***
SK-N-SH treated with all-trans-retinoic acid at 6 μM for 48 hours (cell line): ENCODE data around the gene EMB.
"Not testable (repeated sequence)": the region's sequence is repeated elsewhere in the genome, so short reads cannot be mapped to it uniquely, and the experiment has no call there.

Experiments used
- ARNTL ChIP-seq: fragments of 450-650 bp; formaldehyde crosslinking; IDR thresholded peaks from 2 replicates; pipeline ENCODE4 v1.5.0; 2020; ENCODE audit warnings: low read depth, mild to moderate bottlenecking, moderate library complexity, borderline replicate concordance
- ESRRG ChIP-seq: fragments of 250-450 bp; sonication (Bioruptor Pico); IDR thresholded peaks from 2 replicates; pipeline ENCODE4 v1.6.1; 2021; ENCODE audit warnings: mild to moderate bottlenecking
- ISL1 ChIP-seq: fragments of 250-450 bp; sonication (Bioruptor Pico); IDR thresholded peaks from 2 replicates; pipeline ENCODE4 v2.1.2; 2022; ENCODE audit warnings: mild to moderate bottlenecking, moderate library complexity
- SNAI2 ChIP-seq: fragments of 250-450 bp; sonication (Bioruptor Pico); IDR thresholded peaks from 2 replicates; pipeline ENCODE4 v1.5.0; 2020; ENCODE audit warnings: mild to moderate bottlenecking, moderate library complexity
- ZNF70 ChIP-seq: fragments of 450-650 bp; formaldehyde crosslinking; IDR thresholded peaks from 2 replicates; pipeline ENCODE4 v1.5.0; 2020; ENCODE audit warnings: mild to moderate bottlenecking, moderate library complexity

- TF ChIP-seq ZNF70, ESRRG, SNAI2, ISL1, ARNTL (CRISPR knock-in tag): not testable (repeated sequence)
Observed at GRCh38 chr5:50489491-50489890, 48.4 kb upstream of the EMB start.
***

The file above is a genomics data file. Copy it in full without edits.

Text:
SK-N-SH treated with all-trans-retinoic acid at 6 μM for 48 hours (cell line): ENCODE data around the gene EMB.
"Not testable (repeated sequence)": the region's sequence is repeated elsewhere in the genome, so short reads cannot be mapped to it uniquely, and the experiment has no call there.

Experiments used
- ARNTL ChIP-seq: fragments of 450-650 bp; formaldehyde crosslinking; IDR thresholded peaks from 2 replicates; pipeline ENCODE4 v1.5.0; 2020; ENCODE audit warnings: low read depth, mild to moderate bottlenecking, moderate library complexity, borderline replicate concordance
- ESRRG ChIP-seq: fragments of 250-450 bp; sonication (Bioruptor Pico); IDR thresholded peaks from 2 replicates; pipeline ENCODE4 v1.6.1; 2021; ENCODE audit warnings: mild to moderate bottlenecking
- ISL1 ChIP-seq: fragments of 250-450 bp; sonication (Bioruptor Pico); IDR thresholded peaks from 2 replicates; pipeline ENCODE4 v2.1.2; 2022; ENCODE audit warnings: mild to moderate bottlenecking, moderate library complexity
- SNAI2 ChIP-seq: fragments of 250-450 bp; sonication (Bioruptor Pico); IDR thresholded peaks from 2 replicates; pipeline ENCODE4 v1.5.0; 2020; ENCODE audit warnings: mild to moderate bottlenecking, moderate library complexity
- ZNF70 ChIP-seq: fragments of 450-650 bp; formaldehyde crosslinking; IDR thresholded peaks from 2 replicates; pipeline ENCODE4 v1.5.0; 2020; ENCODE audit warnings: mild to moderate bottlenecking, moderate library complexity

- TF ChIP-seq ZNF70, ESRRG, SNAI2, ISL1, ARNTL (CRISPR knock-in tag): not testable (repeated sequence)
Observed at GRCh38 chr5:50489491-50489890, 48.4 kb upstream of the EMB start.